Warsaw History Museum
This competition entry sought to make a building, a park, and an urban space promoting participative interactivity with both Polish history and the culture and city of urban Warsaw. The design should be viewed as a set of interfaces through which the visitor — or simply the passerby — can explore, experience, and engage with history in a park setting. The following considerations inform the building:
The project should be seen more as a mediatheque than as mere storage for dead reliquaries and found objects from history. Many efforts were made through the use of architecture, landscape architecture, and urbanism to promote the re-animation of history through conversation, digital interface, and pneumonic devices. The site was developed as a network through which Polish history was continually re-energized by the re-evaluation of the present alongside the facts, supported by objects, of the past. The media room, envisioned more as a living room than a library, took the ceremonial center of the building and directly connected it with all of the departments for which the building is planned. Directly above, on the roof of the building, and connected with the media room, is a history garden. This garden is also easily accessible by the public and incorporates space for inscribed instructional texts, surfaces for fleeting texts (an urban blackboard, electronic ticker-tape), selected objects & statues, discussion gardens, and 2-meter tall hybrid skylight/touch-screen computers all of which allow people to engage directly with the history of Poland and Warsaw informally. From this garden views were orchestrated into the exhibition areas to help make connection between living and curated history. The exhibition rooms were choreographed into two bands which allow different speeds for the explanation of Polish history. Throughout the expanded site, the 2-meter tall glass totems were used to allow the same digital access to history as well as becoming signals for the location of events throughout the year through light and sound.
The project maximized its relationships to the site forces and the beautiful surrounding environment. As such, the Forum, the Exhibition Reception Hall, the café, and the administrative offices all peek over the edge to views of the Wisla River Valley below. The building is a slender form located in the gap between the trees above the causeway, working in conjunction with the Ujazdow Castle by re-enforcing the Skarpa as the location of the most prominent Polish cultural buildings. The Forum and the café both open to a patio adjacent to the bikeway which connects this building to the Parliamentary building to the North, helping to make the MPH a destination and part of collective experience of the city through landscape. The design made the MPH an “open” building and “user-friendly” — making it easy to bring people into and on top of it, providing numerous activities to allow visitors to stay awhile, and helping them to experience the best elements of the site alongside the history of Poland.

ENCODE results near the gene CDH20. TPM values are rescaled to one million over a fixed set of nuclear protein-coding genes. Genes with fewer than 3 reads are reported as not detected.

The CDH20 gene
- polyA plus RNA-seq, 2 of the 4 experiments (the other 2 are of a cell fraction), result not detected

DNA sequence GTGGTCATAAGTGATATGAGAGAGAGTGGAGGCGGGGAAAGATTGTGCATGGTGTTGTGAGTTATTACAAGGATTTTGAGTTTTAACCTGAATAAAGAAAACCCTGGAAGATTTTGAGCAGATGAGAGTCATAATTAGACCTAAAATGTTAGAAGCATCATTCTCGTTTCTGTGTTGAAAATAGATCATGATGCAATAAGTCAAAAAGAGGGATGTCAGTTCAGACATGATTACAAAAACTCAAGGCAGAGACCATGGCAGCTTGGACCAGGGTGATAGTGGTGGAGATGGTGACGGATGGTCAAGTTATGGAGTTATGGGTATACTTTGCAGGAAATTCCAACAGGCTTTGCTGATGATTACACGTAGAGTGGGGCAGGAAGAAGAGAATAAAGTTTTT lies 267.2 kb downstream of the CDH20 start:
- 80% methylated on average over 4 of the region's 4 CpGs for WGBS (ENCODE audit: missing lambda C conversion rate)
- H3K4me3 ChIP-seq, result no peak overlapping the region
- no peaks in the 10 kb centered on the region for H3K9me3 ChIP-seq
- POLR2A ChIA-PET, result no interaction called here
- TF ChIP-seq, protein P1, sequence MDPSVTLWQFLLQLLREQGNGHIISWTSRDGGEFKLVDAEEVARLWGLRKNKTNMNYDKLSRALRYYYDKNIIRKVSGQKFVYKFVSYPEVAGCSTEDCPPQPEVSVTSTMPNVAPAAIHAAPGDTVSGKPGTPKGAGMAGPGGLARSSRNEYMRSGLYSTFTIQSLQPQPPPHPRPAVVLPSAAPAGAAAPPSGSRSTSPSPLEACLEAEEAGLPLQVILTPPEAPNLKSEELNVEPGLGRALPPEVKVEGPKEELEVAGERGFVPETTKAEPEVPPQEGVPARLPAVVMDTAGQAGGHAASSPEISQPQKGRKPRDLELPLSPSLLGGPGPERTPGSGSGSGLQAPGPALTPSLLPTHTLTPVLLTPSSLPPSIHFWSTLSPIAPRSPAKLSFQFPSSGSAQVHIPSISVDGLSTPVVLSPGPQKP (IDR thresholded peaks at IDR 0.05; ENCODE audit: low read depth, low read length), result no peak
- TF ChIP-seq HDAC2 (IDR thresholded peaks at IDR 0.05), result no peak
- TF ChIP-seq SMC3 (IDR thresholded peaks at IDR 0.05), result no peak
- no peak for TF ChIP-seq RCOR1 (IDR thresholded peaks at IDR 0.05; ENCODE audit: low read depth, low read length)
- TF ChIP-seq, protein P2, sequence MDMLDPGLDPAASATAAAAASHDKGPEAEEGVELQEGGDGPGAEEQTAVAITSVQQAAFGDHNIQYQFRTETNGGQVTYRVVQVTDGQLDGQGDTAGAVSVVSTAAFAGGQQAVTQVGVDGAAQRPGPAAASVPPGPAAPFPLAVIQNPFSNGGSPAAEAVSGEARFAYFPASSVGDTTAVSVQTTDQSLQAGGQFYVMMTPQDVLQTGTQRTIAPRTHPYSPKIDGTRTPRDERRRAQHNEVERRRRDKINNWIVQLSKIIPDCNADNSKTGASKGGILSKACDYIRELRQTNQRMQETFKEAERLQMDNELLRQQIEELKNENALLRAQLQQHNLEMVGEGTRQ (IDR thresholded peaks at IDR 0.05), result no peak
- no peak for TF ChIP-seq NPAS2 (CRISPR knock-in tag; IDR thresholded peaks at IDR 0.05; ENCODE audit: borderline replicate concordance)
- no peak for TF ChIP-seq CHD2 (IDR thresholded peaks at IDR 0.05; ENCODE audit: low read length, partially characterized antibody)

The design pushed to reconnect the site with the original Baroque planning system through placement of a series of circular elements helping pedestrians navigate the path from the city into the culture park. In combination with other strategies, the circles sought to erase the current spatial separation of the park from the city. Visual access of the Ujazdow Castle along the Baroque axis from the city was maintained and a new row of trees — though spaced farther apart — emphasized this connection for future generations as they grow larger. Additionally, the axis was re-energized as an art walk mixing pedestrian, bicycle, automobile, and bus traffic. The site will remain under the canopy of the existing trees. The covered freeway, Trasa Lazienkowska, could be seen as an open pedestrian bridge floating between the existing trees of the forest. It hosted a series of park-programs and supplementary planting structures. Ancillary programs featured vendors of Polish cuisine, spaces which seek to memorialize aspects of Polish history, as well as structures such as a beer garden and a merry-go-round which facilitated the enjoyment of the park
The competition entry sought to affirm the park as a continuous system providing an understanding of the city through a series of landscape strategies. It was developed as a cultural landscape seeking to infuse components of Polish History alongside other events and activities with the intention to transform this region of the park from its current passive/pastoral existence to a participatory/programmed landscape complimenting and supporting the activities of the buildings which are there. The circles, inspired by the numerous Baroque planning circles of Warsaw, became locations for activities, but also how planting was organized. In them were planted miniature, contained forests of single tree types important to Polish history. Atop the Trasa Lazienkowska, the circles were mass planters for plants with shallow roots such as edible gardens, rhizome plants, and large seasonal flower beds.